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The Daily Practice of a Modern Chinese Buddhist Nun: Learning Chan and Leaving Home

Ordination at Nung Chan Monastery in Taipei, 2004. Image courtesy of the author

Often times, people like to ask me (and all other monastics as well) why I decided to leave my home to become a monastic. I didn’t come from a Buddhist family; none of my relatives was Buddhist at that time, and I was far from a spiritual or religious kind of person. After I was formally ordained at Dharma Drum Mountain (DDM) in Taiwan in 2004, a large group of my collegemates, with their spouses and children, came to visit to find out what had happened to lead me to make this decision. I don’t know what they expected, but I was pretty sure they felt happy for me on one hand, though on the other, when they found out that nothing had happened to me—no traumatic scenarios, no disaster in my career or relationships, and no death events among my family or good friends, they looked a little bit disappointed.

“Wouldn’t it be a big waste for society and my parents’ efforts for all the education I had received?” they asked. My elder brother warned me: “You can learn Buddhism, but don’t go insane!” My younger brother thought I was abandoning my family. My parents worried about who would take care of me when I grew old. My mother was specifically worried about my hair, because she could not imagine how would I look without it (as it happens, she was pretty satisfied with my bald head the first time she saw me after ordination). Only my best collegemate’s mother, a Buddhist for more than 30 years, felt truly happy for me, and she even managed to attend my ordination ceremony. Actually, I did not tell many people about my decision before the ordination. Why I chose this path was a big mystery for most of the people who knew me, including my academic advisors. Yet, honestly, I have nothing really to tell, because the answer is very simple—Chan. I found out that Chan is my path. That’s all.

So, what does Chan mean to me?

In 1998, I started to learn Huatou Chan (ref. Master Sheng Yen 2009) by participating in an intensive retreat led by Shifu at the newly purchased Dharma Drum Retreat Center in Pine Bush, New York. I liked this method because it cut my wandering thoughts effectively and helped me concentrate easily. At the retreat in June the following year, Shifu told us during his morning Dharma talk that he had almost died in Taiwan earlier that year, and that his own Shifu (our grand master, Dong Chu) had once told him that he would die at about this age. I felt so anxious about the possibility of Shifu leaving us. After his Dharma talk, thinking that this might be my last chance to practice with Shifu, I started to investigate the Huatou wholeheartedly and intensively. I wanted to know the answer. Session after session, I kept asking my Huatou, during sitting, walking, working, and sleeping.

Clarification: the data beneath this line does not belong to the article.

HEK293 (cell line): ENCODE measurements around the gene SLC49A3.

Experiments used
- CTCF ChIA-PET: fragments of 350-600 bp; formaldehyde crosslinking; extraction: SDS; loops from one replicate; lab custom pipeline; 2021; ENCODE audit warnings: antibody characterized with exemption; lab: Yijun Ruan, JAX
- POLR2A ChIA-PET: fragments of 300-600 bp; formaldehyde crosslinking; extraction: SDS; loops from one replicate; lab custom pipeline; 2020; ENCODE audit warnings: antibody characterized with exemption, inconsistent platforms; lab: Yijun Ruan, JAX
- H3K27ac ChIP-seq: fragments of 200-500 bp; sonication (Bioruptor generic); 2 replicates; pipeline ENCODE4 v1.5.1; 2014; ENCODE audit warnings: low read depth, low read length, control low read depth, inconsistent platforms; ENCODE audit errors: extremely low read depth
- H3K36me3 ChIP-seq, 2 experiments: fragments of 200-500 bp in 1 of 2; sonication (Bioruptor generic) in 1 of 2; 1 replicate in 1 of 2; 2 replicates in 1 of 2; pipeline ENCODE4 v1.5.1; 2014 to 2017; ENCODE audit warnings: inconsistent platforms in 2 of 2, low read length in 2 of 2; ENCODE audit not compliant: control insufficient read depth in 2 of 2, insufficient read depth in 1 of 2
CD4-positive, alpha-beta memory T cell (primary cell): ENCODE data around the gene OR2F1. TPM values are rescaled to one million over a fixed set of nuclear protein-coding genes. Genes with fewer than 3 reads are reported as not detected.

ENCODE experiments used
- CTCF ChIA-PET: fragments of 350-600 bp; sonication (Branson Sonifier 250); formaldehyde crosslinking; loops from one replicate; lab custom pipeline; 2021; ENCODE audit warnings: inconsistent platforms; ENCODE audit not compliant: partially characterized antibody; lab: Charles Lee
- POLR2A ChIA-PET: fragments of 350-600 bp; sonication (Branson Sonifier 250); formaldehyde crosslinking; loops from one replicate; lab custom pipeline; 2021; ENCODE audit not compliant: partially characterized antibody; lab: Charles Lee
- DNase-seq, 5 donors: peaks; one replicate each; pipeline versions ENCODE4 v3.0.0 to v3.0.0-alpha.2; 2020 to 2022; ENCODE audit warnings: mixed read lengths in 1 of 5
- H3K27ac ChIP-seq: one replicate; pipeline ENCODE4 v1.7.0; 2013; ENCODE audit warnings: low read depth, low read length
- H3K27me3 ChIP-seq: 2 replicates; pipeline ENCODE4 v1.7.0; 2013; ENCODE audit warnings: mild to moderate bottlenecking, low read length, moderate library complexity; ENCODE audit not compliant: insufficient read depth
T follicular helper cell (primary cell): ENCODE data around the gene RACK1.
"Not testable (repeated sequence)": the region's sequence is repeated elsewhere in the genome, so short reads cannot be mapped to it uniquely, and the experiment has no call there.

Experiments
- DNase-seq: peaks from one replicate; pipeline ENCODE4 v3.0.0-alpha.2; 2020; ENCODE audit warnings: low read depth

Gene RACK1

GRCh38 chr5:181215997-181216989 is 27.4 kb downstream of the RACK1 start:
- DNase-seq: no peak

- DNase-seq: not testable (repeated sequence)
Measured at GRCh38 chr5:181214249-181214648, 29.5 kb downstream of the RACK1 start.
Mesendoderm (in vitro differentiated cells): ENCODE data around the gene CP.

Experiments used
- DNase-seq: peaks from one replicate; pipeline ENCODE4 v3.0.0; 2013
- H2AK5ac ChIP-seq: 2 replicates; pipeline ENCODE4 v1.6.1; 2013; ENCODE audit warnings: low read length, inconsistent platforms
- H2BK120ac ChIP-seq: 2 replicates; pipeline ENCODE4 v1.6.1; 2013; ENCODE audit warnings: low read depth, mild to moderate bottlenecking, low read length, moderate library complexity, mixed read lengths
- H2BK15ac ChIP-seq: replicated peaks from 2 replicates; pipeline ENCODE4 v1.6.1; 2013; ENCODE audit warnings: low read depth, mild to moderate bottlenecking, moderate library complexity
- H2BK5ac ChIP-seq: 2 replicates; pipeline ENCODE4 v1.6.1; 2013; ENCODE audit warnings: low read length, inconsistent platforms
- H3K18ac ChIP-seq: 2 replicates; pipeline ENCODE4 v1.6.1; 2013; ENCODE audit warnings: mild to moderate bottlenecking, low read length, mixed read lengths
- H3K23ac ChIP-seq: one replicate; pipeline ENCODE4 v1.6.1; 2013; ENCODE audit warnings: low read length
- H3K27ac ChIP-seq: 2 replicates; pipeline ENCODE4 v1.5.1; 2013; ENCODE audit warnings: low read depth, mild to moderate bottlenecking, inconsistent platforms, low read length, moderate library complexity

That afternoon, my perception of my body changed—it felt lighter and lighter, like cotton. When I listened to the Dharma talk, I found that I was not using my brain to understand the words. Usually, when we use our brain we can feel it working and operating, moving constantly, just like having wandering thoughts. But this was something else, because everything inside was not moving, while my external perception was on and clear. On the second day, while we were engaged in morning exercises at 4:30am, I found that my body had become so flexible it could bend to a degree beyond my normal limit. I now know that this is not an unusual Chan experience, but it was strange to me then.

Full Ordination at Gao Min Temple in Yangzhou, 2005. Image courtesy of the author

“What is it?” “What is the mind?” “Why has my body sensation changed?”

I’ve never learned anything from academic textbooks that addresses these kinds of questions. I’ve spent so many years in school studying life sciences, trying to understand how life and cells function. We constantly refer to the brain and neurons, but no one ever talks about the MIND. What is it? How can we detect it? How can we measure and evaluate it? No answer. These became very important questions to me after that retreat.

I returned to normal life with this questioning. At the same time, the power of the retreat stayed with me for a few weeks, then everything went back to normal. I wondered why I couldn’t hold on to that state, so I went back for more retreats again and again. In 2000, the idea of becoming a professional, full-time practitioner—a monastic—started to formulate in my mind. And eventually, after overcoming many obvious and hidden obstacles, I joined the DDM sangha in 2003, with a strong intention to keep my practice all the time and, of course, to see the MIND. This intention has constantly brought me to encounter crossroads, challenges, and dilemmas, and at the same time given me the power to move forward. The key is not the meditation technique, but the right view. For this, I truly feel blessed to have had a great Shifu to follow as guiding teacher.


Master Sheng Yen. 2009. Shattering the Great Doubt: The Chan Practice of Huatou. Colorado: Shambhala Publications.

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